Prime Minister Manmohan Singh's statement following his meeting with President Obama in Bali, that any concerns the United States may have regarding India's nuclear liability regime would have to be resolved “within the four corners of the law” and in accordance with “the law of the land” was timely and assertive. It signalled that India would not be cowered into making legislative amendments to satisfy the demands of American nuclear suppliers, specifically regarding the controversial Section 17 of the Civil Liability for Nuclear Damage Act, 2010 (“Act”), dealing with the right of recourse. However, the statements were also slightly disingenuous, since beneath this strident posturing lay a much more accommodating and pliable policy position, best exemplified by Rule 24 on the right of recourse in the Civil Liability for Nuclear Damage Rules, 2011 (“Rules”), notified only a matter of days prior to the meeting. Not only does this rule fundamentally alter “the four corners of the law” that the Prime Minister referred to, it does so in a manner that ingeniously seeks to negate the effective will of Parliament, expressed in the Act passed last year with a large majority. In light of this significant impact that Rule 24 has, its exact terms need to be scrutinised carefully.
Rule 24 revisits the issue of the right of recourse contained in Section 17 of the Act, widely acknowledged as a major sticking point for nuclear suppliers. Crucially, sub-section (b) of Section 17 which allows operators recourse, i.e. to claim damages from suppliers when the nuclear accident happens owing to the fault of a supplier, such as a patent or latent defect or sub-standard services, caused particular consternation when the Act was passed. This was because Section 17(b) was not in conformity with the Convention on Supplementary Compensation for Nuclear Damage, which represents international best practice, and would consequently entail greater liability on suppliers. Its effect on suppliers would be all the more onerous owing to the vaguely worded Section 46, whose effect, if not its intention, was arguably to allow tort claims against operators in the event of a nuclear accident, which they could, in turn, claim from suppliers if the accident was caused due to the latter's fault. At the time of the passing of the Act however, the government and Parliament favoured retention of Section 17(b) in its current form, well aware of these concerns, since they reasoned that such a provision would afford greater protection to victims and conform with India's own fundamental principle of public policy of not providing immunity to those at fault, especially for those responsible for causing a disaster of the scale of a nuclear accident.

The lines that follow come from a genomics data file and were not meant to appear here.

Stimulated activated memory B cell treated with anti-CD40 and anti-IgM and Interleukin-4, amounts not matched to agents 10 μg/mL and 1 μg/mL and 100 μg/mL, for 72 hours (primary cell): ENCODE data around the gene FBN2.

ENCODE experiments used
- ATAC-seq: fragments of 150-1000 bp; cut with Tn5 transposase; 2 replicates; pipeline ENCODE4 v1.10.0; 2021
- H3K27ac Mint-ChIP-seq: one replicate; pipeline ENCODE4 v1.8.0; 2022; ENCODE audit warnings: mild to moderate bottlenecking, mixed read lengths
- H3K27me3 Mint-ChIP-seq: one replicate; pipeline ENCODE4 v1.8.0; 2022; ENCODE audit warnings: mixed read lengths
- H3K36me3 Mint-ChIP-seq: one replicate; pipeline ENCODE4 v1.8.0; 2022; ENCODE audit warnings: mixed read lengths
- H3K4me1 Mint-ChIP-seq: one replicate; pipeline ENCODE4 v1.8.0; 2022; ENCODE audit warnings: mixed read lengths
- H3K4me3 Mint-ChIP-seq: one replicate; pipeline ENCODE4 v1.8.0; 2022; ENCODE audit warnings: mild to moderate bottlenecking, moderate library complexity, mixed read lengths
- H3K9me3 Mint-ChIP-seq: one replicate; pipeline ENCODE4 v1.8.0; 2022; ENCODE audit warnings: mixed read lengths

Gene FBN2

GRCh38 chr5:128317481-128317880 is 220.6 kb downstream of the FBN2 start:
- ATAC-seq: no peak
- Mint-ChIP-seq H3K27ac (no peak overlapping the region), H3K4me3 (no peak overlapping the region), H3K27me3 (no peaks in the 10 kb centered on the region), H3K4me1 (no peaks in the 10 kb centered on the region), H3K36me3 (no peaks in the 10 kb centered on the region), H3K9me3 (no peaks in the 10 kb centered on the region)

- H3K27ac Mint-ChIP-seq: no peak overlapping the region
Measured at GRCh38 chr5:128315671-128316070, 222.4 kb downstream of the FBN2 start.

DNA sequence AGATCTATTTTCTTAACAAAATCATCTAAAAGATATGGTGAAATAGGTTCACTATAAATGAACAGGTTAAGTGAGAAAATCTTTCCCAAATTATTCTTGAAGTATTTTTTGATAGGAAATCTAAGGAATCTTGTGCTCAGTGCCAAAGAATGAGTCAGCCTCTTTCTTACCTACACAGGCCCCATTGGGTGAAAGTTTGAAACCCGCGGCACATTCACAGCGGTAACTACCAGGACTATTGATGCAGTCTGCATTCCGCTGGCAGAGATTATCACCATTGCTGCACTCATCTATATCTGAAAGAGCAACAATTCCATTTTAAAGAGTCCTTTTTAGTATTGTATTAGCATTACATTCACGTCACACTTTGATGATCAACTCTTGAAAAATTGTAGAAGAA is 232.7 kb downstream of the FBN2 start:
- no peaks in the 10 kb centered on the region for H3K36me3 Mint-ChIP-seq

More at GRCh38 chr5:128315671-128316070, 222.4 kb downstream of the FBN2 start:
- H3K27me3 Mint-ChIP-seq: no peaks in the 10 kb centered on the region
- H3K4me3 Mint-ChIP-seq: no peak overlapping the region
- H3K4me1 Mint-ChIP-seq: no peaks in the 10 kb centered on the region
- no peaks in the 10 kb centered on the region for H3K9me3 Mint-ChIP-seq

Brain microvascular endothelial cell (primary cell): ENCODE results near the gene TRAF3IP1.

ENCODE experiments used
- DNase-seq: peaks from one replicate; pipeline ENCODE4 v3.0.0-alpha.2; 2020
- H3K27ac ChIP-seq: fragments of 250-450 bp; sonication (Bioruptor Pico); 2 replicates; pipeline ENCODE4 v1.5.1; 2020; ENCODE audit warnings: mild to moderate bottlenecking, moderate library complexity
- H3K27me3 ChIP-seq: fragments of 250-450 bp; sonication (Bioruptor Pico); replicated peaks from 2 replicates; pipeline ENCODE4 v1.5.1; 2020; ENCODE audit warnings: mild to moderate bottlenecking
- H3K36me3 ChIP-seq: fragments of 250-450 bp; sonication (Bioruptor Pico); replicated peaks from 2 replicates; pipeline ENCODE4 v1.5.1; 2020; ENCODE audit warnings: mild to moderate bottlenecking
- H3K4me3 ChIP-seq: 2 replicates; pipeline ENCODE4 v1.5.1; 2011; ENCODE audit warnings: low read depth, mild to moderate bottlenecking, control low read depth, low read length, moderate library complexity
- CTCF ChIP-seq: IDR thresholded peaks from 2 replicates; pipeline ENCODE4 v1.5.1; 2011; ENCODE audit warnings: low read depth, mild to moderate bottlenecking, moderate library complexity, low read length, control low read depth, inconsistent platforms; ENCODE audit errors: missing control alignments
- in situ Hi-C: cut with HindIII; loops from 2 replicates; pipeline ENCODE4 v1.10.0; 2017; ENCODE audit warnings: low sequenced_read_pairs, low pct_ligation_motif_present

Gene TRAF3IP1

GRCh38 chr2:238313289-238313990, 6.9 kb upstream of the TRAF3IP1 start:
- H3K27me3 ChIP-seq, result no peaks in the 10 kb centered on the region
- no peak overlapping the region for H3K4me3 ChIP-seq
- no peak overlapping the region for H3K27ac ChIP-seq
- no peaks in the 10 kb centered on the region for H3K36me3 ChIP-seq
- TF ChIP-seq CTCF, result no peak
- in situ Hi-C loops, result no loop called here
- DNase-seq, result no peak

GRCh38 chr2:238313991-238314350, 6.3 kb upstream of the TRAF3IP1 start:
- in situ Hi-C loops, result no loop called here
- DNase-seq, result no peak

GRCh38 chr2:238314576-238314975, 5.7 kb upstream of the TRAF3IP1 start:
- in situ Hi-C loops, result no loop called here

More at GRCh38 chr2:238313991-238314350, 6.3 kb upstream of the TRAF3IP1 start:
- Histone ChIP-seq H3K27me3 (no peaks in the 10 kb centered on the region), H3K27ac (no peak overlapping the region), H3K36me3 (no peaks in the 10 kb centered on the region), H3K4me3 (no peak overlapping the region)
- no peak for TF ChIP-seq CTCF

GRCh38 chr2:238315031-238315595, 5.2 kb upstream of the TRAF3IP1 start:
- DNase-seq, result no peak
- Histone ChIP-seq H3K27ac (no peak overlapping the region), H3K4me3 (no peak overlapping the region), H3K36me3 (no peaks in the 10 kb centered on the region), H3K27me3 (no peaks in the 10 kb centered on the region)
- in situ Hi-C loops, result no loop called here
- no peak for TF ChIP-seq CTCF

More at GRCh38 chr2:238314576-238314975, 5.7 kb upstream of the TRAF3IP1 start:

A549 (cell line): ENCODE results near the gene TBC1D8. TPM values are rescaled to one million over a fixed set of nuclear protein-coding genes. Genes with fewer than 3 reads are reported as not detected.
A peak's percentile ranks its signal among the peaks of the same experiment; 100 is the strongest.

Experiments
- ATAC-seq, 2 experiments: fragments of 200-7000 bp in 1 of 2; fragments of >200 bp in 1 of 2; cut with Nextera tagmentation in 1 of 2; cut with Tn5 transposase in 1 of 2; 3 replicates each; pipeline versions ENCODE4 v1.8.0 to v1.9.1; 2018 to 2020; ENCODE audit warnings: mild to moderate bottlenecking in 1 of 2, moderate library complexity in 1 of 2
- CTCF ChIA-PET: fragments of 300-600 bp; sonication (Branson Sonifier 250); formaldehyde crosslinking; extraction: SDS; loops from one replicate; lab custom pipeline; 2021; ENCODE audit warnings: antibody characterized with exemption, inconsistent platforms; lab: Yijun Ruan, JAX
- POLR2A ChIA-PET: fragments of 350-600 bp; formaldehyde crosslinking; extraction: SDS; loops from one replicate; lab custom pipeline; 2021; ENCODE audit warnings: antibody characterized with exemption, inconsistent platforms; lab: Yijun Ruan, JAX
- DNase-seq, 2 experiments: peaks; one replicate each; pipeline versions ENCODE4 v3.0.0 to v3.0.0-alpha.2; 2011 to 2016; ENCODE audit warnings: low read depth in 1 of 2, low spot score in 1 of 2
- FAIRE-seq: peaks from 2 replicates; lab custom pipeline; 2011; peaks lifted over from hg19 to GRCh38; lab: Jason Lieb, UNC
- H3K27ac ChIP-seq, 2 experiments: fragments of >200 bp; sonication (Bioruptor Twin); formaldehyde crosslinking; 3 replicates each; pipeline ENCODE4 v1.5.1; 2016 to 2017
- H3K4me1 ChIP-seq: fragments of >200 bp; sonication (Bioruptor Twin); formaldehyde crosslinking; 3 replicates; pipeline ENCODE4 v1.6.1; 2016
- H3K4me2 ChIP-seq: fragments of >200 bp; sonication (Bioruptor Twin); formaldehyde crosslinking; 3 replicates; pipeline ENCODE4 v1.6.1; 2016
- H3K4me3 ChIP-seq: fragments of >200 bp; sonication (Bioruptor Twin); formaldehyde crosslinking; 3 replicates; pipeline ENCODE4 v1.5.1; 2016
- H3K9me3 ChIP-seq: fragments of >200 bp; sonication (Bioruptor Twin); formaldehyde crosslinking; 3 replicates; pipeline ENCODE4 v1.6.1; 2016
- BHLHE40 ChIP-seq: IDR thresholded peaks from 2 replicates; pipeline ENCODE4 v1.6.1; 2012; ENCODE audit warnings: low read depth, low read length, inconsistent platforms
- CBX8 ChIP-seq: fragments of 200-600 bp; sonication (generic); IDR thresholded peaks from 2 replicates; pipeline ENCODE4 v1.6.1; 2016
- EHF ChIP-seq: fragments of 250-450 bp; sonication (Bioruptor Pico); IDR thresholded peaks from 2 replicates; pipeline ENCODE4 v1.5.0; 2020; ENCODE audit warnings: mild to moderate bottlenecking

Rule 24 retracts from this position of high principle. It stipulates limits, both with regard to the amount for which suppliers can be held liable by way of recourse, as well as the number of years for which such liability can be imposed. It achieves this by making such limits on the availability of recourse, standard terms in the contract between the operator and the supplier, a position expressly permitted by Section 17(a) of the Act. It thus seeks to bypass both Section 17(b) and any effect Section 46 may have on supplier liability, rather than directly limit these provisions, a fairly ingenious solution that avoids any glaring illegality.
The government's underlying objective in passing such a rule is expressly clear. By limiting recourse in this manner, it is incentivising potential suppliers into stipulating a contractual provision for recourse in accordance with Rule 24, thereby diluting the onerous effect of Section 17(b) of the Act. Per se , such an objective is neither illegal nor unethical. If nuclear suppliers have genuine concerns which make the supply of equipment or material doubtful, then the government must respond appropriately and ensure that the legislation does not only espouse high principle, but is pragmatic and effective at the same time. However, what is alarming about this particular response is the extent to which Rule 24 panders to the purported grievances of nuclear suppliers, oblivious to strong public policy arguments to the contrary and flying in the face of the opinion of the majority of Parliament expressed last year.